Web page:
There was a lot of song and dance over the weekend about US President Donald Trump being banned from Twitter. Some people claimed it was censorship, others thought it was way too late. But the endless galaxy brain takes that ‘Trump has been silenced’ have been very much undermined by the continued presence of Trump on the platform.
On Thursday morning Australian time, the official White House account tweeted out a five minute video of President
— The White House (@WhiteHouse) January 13, 2021
Shortly afterwards, the account retweeted out an extremely Trump tweet-like ‘statement from the President’, originally tweeted by White House Press Secretary Kayeligh McEnany.
.@POTUS: In light of reports of more demonstrations, I urge that there must be NO violence, NO lawbreaking and NO vandalism of any kind. That is not what I stand for, and it is not what America stands for. I call on ALL Americans to help ease tensions and calm tempers. Thank You. pic.twitter.com/mOOGZjqTLW
— Kayleigh McEnany (@PressSec) January 13, 2021
“In light of reports of more demonstrations, I urge that there must be NO violence, NO lawbreaking and NO vandalism of any kind. That is not what I stand for, and it is not what America stands for. I call on ALL Americans to help ease tensions and calm tempers. Thank You,” it read, with the standard capitalisations and prose you’d expect if it was typed by the former reality TV star himself.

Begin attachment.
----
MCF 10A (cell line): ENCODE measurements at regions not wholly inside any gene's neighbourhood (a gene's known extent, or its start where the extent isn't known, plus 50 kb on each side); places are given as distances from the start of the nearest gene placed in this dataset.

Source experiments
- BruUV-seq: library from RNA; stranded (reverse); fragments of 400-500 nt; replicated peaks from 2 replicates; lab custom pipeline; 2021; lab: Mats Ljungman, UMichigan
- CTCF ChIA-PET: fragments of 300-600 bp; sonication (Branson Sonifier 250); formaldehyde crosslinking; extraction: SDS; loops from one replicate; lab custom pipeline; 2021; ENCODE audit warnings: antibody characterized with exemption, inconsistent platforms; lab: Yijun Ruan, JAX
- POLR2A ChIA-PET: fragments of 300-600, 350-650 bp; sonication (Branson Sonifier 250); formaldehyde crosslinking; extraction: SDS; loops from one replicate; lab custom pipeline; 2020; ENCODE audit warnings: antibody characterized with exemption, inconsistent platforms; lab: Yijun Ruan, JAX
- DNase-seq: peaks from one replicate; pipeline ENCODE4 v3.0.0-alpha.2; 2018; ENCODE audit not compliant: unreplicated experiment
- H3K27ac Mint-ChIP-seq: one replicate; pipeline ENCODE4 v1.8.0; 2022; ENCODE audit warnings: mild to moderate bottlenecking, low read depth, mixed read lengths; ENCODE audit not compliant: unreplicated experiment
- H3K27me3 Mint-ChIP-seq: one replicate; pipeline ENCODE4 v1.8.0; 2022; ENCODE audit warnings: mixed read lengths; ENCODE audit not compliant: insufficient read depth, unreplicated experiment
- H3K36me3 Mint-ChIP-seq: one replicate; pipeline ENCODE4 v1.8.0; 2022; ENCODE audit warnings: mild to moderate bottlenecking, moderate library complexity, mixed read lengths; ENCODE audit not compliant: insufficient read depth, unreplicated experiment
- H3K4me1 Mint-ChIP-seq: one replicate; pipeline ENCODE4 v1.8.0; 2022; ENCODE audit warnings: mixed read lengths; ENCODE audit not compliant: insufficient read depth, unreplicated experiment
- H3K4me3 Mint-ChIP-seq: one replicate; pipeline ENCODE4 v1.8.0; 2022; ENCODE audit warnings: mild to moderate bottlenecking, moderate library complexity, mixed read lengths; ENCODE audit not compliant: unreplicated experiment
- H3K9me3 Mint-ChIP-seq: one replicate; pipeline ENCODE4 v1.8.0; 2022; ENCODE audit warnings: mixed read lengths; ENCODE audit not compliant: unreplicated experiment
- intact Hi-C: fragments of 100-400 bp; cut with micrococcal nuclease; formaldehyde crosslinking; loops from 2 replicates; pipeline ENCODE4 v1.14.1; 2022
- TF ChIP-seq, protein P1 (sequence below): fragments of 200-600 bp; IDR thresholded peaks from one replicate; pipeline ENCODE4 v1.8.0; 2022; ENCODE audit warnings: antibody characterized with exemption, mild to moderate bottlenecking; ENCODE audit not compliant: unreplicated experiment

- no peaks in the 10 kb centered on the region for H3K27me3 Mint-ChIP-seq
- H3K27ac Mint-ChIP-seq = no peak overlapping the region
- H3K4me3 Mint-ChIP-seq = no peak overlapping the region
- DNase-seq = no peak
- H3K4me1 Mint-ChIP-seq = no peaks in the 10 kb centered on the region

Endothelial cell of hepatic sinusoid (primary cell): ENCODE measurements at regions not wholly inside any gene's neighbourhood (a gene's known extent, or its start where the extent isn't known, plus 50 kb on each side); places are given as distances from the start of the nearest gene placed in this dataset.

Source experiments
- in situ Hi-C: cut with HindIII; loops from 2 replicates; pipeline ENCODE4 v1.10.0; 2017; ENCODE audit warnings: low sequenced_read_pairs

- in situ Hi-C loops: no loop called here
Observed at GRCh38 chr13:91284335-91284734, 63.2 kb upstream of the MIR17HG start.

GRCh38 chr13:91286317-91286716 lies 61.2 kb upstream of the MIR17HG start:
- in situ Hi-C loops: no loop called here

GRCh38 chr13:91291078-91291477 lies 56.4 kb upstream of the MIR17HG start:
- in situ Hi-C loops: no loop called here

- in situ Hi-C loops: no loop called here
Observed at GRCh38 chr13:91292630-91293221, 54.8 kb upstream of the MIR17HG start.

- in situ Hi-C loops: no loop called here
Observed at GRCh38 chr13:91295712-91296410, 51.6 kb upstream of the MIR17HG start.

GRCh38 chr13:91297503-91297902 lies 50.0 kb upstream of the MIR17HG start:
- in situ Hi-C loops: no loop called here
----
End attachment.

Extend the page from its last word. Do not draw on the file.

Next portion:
Regardless of his ban and suspensions from various social media platforms, Trump is continuing to be heard through a pretty obvious loop-hole: by having his every utterance and move posted about by the rest of us.
Like how Spotify’s star signing Joe Rogan invited Alex Jones onto his show despite the latter’s ban from the platform, there’s nothing stopping someone else from just saying ‘Trump said XYZ’.
All this goes to say: the idea that banning Trump from Twitter would limit his free speech is obviously ridiculous.
Trump has a press briefing room within minutes of his office, and a press pack on call at a moment's notice. But sure, his political voice has been silenced. https://t.co/6QWzks2h0p
— Karen Sweeney (@karenlsweeney) January 13, 2021
That’s why it’s perhaps a touch preposterous that government MPs are lining up to demand the tech companies pledge to somehow stop them from “silencing free speech”, despite not having any real policy solution.
There is clearly widespread concern about how a handful of tech companies control the vast majority of speech online.
But if those who only raise concerns when their political bedfellow is affected and not when say, sex workers, anti-fascists, activists and protestors are booted or censored, it’s hard to believe that you’re really worried about freedom of speech — except when it applies to you, and those like you.